Photo-switching of smart surfaces for integrated b.. (PhotoSmart)
Photo-switching of smart surfaces for integrated biosensors
Start date: Jul 1, 2013,
End date: Jun 30, 2018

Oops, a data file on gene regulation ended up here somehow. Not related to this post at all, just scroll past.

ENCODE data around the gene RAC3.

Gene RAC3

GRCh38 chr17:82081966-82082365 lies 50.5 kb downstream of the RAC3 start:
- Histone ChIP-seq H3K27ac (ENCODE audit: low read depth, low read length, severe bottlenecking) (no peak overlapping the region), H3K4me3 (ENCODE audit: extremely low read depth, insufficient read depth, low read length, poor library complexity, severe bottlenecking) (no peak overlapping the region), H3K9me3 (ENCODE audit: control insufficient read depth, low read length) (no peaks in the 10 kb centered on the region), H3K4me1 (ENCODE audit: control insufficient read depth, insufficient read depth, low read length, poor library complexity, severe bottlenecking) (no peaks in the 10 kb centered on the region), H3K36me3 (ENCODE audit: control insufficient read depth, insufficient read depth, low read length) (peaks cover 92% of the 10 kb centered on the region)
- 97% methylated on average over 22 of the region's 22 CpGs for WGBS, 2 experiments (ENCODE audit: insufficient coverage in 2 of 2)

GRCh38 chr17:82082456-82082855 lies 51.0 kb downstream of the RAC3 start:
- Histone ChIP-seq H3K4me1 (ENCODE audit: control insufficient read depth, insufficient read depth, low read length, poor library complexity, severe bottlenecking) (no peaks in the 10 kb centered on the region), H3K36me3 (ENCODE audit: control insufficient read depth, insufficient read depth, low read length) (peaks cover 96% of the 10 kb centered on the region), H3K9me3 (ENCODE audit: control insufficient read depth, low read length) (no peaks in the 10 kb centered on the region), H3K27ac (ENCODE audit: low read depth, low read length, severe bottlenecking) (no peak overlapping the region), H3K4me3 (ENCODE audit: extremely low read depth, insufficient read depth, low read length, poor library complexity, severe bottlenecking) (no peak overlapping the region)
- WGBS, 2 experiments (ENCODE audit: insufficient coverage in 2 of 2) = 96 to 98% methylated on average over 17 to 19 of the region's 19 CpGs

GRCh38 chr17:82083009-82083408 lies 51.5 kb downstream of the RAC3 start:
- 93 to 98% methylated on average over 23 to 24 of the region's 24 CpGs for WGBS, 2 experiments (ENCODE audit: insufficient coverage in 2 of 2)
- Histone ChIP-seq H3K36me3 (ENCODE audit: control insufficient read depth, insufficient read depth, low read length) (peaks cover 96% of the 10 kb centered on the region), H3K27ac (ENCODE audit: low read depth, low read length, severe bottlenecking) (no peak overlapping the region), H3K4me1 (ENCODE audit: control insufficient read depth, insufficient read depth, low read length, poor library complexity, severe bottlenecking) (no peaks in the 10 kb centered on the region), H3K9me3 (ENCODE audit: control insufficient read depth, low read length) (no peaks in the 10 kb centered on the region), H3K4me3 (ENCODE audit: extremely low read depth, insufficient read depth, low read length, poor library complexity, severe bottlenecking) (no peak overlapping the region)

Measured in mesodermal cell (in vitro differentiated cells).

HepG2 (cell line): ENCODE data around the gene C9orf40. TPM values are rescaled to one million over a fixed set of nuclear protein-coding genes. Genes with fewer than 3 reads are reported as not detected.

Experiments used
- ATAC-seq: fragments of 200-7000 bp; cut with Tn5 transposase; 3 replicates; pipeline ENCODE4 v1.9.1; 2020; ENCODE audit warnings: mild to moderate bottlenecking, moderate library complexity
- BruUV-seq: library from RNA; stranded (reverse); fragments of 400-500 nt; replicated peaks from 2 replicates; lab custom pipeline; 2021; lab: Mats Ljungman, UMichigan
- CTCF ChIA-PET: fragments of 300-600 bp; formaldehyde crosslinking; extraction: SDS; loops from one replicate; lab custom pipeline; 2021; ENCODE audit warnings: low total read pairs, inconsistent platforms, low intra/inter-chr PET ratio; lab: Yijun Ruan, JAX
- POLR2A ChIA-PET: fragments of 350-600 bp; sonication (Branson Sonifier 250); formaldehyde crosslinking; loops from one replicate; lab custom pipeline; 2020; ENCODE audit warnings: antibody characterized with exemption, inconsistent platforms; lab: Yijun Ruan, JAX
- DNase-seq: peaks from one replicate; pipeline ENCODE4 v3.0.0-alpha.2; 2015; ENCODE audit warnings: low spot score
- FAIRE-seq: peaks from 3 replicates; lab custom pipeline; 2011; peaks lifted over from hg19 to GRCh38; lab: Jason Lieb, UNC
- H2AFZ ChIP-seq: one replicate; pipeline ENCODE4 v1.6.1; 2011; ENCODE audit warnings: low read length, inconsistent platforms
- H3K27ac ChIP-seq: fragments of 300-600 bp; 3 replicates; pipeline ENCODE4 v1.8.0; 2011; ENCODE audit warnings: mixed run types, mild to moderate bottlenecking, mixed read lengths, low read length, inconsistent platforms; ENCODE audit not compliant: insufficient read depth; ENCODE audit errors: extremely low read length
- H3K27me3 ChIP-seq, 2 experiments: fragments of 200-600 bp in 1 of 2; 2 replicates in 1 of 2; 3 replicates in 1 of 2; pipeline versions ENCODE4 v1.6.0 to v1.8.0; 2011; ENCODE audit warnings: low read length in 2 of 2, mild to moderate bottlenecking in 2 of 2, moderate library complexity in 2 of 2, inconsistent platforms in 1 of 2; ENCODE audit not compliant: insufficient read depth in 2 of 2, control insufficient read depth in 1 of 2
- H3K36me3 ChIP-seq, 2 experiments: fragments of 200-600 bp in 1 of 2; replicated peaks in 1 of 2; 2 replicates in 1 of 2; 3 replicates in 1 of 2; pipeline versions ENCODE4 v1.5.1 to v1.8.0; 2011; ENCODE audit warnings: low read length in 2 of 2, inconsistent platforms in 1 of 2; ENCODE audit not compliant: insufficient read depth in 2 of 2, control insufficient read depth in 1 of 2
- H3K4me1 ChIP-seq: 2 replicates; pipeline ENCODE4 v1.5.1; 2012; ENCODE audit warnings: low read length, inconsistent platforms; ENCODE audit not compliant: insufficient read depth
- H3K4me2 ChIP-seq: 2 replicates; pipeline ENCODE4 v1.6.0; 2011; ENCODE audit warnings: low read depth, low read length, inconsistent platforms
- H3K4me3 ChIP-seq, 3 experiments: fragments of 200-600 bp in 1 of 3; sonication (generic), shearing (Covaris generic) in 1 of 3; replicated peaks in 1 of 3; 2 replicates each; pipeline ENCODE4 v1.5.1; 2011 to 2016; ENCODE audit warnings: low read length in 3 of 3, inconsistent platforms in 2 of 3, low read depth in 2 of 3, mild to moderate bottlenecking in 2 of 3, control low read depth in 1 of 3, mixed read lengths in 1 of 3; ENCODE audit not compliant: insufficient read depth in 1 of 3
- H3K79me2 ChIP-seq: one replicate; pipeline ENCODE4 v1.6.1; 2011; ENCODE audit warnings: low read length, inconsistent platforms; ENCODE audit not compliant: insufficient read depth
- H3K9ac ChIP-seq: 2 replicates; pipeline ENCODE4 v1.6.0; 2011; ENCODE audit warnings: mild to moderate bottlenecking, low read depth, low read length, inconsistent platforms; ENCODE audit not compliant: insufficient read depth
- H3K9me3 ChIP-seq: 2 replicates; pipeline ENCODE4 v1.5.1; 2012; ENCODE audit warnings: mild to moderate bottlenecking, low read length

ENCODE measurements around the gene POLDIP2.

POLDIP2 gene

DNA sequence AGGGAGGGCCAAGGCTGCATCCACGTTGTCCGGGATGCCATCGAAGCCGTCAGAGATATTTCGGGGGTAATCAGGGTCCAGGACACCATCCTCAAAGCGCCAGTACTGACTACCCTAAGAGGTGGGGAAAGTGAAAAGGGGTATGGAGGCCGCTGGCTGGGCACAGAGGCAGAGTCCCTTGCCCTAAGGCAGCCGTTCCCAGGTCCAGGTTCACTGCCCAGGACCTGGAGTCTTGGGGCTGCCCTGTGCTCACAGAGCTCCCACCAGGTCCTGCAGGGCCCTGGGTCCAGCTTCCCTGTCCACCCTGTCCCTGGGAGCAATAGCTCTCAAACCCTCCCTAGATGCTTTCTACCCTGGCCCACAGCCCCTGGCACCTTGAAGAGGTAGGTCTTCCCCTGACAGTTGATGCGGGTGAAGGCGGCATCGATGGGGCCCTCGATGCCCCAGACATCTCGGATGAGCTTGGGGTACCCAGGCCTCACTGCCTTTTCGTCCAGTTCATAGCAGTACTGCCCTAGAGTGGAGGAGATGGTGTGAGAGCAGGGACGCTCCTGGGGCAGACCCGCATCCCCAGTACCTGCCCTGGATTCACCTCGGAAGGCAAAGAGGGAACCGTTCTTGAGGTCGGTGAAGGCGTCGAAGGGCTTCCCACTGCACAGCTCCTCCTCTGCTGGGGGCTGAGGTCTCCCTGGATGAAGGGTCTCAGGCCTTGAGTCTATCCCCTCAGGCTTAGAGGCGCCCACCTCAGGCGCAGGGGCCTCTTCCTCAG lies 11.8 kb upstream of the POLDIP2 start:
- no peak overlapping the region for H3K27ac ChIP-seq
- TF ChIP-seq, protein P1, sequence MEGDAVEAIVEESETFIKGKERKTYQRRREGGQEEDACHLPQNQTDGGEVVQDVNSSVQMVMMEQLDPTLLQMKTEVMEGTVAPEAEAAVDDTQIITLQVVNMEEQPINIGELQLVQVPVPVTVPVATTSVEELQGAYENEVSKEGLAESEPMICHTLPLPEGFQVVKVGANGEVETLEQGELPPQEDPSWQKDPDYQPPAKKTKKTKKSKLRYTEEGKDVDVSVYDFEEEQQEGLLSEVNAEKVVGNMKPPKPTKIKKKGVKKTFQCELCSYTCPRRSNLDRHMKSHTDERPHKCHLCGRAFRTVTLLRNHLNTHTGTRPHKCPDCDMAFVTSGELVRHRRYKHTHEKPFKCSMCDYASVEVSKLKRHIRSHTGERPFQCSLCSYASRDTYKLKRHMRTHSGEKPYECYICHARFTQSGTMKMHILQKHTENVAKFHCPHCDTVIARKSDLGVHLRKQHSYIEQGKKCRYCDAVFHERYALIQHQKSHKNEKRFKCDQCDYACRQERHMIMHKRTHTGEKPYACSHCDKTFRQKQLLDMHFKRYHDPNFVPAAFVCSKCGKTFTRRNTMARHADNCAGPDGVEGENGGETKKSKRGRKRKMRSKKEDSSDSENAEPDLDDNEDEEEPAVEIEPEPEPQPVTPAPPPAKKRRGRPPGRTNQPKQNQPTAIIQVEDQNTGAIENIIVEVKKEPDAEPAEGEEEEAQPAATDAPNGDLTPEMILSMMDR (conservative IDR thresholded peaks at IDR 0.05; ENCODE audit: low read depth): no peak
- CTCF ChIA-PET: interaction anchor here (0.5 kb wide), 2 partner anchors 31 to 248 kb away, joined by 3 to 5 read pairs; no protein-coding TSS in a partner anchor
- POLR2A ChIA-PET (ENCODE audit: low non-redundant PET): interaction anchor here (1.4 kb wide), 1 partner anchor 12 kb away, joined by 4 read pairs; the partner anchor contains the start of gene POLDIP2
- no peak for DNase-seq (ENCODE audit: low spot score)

Smart surfaces with switchable properties hold great promise for future integrated sensors. Azobenzene molecules have been demonstrated to switch reversibly between the trans and cis isomer with picosecond time constants, when triggered with an external light source. Due to the different molecular geometries and electronic properties of the isomers, these may be used as molecular switches for realizing smart surfaces. The objective of this research proposal is to establish methods for integrating photo-switchable smart surfaces into miniaturized sensors. For efficient switching this requires on-chip light sources providing sufficient intensity at the location of the molecular switch. Ultraviolet and blue organic light emitting diodes will be integrated monolithically onto dielectric substrates with a periodically nanostructured high refractive index layer. This slab photonic crystal allows for resonant excitation of the molecular switches. Two types of smart surfaces will be studied. First, the reversible switching of wettability between hydrophilic and hydrophobic will be investigated, which is of particular importance for reconfigurable microfluidic chips. Second, the switchable surface adsorption of biomaterials is targeted. The periodic switching of the binding sites between an active and an inactive state will cause a periodic measurement signal. This allows for the use of lock-in techniques with superior signal-to-noise ratio and for subtraction of the background at same position. Combining both types of smart surfaces promises reconfigurable, multifunctional, highly-selective future integrated biosensors. The final goal of the proposed project is to demonstrate for the first time an integrated microsystem with smart surfaces switched by on-chip light sources for spatial and temporal control of the surface wettability as well as control of binding sites for biomolecules.
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